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Per MDN

A closure is a special kind of object that combines two things: a function, and the environment in which that function was created. The environment consists of any local variables that were in-scope at the time that the closure was created.

Based on this statement is it acceptable to call methods in a class with access to global variables a type of closure?

It seems as though that description meets the requirements, as a method is of course a function for a class instance, and it has access to the class variables which are in a sense local to the method.

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    You are saying the methods have access to global variables, then saying they are local in a sense. Since you are not talking about any specific language, it's unclear what you mean. If they are really global, it really doesn't make sense to call it a closure.
    – psr
    Commented Dec 29, 2015 at 0:42
  • 1
    You can consider class methods and instance methods partially applied functions instead. The pre-applied parameter is the instance (this) or a class. Unlike closures, methods do not capture the outer environment, though.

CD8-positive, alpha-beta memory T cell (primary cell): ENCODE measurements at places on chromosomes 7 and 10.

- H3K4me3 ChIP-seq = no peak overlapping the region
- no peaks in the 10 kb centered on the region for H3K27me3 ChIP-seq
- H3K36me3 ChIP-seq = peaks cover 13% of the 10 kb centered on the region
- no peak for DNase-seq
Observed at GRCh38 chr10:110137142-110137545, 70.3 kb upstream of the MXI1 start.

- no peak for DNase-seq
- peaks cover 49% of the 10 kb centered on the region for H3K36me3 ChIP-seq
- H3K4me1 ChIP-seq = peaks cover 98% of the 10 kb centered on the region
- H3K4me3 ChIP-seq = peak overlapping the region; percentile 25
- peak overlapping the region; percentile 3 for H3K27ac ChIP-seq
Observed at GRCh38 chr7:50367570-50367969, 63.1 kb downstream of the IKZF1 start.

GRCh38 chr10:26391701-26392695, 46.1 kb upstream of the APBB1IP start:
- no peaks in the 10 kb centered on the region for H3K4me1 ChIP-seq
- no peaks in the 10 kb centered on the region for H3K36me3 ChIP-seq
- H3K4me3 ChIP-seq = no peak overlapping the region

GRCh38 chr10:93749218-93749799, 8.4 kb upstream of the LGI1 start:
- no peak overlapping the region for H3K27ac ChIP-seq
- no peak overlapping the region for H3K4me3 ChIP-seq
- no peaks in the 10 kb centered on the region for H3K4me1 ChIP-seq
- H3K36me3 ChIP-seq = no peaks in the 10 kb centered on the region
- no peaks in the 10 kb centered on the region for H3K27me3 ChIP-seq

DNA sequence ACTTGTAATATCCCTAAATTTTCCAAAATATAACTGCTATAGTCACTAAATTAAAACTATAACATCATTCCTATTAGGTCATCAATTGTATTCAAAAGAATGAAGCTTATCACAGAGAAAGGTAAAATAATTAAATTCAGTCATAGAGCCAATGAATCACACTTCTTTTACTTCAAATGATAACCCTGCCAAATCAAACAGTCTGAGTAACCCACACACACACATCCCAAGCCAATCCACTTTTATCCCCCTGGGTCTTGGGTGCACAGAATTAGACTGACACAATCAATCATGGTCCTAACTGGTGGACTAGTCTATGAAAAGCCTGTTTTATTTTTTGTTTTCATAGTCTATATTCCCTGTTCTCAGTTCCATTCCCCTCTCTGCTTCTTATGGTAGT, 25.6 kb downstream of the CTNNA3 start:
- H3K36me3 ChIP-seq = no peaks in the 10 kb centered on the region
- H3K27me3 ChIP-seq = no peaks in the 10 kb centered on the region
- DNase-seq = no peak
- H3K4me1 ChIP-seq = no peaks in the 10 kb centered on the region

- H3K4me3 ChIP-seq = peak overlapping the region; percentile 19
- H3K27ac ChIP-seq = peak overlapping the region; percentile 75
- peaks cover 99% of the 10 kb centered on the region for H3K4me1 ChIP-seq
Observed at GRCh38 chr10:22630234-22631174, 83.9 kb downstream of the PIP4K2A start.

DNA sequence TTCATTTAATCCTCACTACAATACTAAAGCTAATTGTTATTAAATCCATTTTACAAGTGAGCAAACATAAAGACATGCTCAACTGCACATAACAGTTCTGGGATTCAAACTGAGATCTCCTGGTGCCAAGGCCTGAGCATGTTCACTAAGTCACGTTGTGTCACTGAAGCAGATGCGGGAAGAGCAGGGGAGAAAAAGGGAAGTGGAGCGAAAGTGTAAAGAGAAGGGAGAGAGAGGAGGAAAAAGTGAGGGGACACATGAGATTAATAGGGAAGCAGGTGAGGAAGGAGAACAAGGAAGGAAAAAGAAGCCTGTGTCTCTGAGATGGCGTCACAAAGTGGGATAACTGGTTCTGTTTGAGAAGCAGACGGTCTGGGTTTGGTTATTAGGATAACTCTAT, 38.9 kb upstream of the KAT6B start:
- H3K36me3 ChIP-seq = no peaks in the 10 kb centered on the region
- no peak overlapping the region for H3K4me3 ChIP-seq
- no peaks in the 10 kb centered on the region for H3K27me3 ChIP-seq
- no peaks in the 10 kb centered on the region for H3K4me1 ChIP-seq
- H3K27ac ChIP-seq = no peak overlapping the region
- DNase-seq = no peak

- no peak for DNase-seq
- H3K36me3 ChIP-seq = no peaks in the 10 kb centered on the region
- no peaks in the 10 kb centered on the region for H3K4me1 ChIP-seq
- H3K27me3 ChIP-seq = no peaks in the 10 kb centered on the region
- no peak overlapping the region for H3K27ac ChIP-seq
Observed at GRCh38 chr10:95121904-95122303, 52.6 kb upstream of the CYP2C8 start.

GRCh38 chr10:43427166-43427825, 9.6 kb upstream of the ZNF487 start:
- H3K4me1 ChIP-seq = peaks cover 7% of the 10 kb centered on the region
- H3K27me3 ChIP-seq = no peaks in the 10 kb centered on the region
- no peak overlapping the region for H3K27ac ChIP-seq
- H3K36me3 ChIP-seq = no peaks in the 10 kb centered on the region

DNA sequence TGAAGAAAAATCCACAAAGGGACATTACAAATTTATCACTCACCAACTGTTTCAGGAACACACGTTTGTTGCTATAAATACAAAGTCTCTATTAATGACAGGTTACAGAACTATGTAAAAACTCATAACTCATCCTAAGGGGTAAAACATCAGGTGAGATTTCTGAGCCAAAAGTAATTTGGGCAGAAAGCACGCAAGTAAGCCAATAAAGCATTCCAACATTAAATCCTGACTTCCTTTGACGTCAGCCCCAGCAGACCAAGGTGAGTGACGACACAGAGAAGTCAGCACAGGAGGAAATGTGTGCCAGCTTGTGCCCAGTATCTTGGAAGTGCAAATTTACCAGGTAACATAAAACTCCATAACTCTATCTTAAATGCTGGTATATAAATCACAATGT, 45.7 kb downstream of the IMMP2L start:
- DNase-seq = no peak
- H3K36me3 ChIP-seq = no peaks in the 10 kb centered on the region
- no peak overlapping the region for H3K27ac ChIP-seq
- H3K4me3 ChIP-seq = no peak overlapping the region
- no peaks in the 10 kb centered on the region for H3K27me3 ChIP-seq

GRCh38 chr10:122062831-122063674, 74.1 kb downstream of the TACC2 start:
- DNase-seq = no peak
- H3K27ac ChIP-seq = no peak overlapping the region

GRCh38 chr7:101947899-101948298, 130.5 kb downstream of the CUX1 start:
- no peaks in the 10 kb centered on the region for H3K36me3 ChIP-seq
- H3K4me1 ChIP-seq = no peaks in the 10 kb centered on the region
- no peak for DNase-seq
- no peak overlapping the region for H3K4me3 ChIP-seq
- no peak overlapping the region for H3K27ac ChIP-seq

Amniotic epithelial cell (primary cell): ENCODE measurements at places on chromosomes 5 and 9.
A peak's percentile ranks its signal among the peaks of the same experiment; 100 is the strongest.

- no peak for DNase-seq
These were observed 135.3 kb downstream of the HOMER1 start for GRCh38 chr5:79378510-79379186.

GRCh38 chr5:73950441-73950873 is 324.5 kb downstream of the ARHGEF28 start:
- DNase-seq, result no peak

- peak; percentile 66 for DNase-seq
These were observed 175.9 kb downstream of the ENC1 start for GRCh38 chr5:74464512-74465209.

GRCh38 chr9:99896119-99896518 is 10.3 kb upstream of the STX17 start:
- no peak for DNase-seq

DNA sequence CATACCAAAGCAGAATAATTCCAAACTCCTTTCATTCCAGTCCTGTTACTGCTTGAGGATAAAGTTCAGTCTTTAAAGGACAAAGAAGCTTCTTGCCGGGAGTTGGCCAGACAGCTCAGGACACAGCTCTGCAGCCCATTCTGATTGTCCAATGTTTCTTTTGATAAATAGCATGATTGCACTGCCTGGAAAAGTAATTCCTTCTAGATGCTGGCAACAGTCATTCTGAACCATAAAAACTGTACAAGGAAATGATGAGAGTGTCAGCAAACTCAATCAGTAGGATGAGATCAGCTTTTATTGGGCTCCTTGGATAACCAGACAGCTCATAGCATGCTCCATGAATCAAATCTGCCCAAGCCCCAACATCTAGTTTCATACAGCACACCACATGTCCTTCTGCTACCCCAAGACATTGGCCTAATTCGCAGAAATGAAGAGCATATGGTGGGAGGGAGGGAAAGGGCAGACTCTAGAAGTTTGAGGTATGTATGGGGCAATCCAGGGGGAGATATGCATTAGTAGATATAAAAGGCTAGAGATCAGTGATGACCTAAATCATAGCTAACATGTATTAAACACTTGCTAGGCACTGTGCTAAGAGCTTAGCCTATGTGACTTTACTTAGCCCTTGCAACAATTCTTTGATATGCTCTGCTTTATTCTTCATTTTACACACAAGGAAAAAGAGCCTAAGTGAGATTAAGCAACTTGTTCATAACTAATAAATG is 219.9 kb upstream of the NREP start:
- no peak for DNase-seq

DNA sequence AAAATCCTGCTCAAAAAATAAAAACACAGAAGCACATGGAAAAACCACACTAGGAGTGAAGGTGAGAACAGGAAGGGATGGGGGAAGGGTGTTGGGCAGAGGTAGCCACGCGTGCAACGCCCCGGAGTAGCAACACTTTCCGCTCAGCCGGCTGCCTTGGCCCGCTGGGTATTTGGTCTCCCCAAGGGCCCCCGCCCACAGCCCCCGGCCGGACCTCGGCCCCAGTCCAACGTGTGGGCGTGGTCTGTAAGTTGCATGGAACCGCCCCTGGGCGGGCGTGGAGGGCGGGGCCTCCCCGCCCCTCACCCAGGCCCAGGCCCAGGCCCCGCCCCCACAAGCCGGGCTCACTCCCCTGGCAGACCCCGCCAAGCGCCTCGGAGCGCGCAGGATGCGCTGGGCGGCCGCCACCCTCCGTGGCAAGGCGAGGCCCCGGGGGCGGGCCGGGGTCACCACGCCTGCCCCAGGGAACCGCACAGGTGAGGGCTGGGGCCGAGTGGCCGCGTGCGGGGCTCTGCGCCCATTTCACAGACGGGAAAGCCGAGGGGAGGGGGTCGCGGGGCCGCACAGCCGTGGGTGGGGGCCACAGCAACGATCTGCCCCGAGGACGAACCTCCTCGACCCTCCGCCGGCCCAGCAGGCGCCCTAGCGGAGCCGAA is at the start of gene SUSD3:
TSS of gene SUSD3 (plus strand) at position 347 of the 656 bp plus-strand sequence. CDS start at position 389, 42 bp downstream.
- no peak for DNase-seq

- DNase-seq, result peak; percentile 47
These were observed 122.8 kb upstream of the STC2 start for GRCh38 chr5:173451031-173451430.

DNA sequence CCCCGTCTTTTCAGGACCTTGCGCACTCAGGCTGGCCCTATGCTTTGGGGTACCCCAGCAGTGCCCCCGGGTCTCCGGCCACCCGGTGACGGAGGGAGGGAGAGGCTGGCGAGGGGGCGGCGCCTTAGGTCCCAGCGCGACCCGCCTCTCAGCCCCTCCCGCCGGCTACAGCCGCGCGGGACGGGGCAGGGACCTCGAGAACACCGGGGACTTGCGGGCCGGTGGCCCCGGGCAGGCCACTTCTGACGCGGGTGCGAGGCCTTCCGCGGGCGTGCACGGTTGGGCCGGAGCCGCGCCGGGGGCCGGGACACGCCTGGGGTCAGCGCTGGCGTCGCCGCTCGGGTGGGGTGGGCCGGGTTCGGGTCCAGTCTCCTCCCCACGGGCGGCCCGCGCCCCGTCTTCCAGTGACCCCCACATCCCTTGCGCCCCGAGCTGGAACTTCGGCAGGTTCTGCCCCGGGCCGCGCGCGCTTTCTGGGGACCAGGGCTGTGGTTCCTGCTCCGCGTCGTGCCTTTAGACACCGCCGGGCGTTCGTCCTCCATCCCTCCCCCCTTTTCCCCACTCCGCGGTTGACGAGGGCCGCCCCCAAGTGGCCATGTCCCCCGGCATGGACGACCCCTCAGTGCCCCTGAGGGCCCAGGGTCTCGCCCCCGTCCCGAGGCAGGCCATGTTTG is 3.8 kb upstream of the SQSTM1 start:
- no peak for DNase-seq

– 9000
    Commented Dec 29, 2015 at 2:59

4 Answers 4

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Are a class's methods a type of closure?

No. A closure is a very specific type of function. As Wikipedia says, they implement lexical scoping.

Closures

In Python, such a closure would look like this:

def startAt(x):
    def incrementBy(y):
        return x + y
    return incrementBy

The variable x is bound (in Python's case, immutably) in the incrementBy that is created when startAt is called. (x could very well be a mutable data structure, or the implementation of your language may allow you to change it.)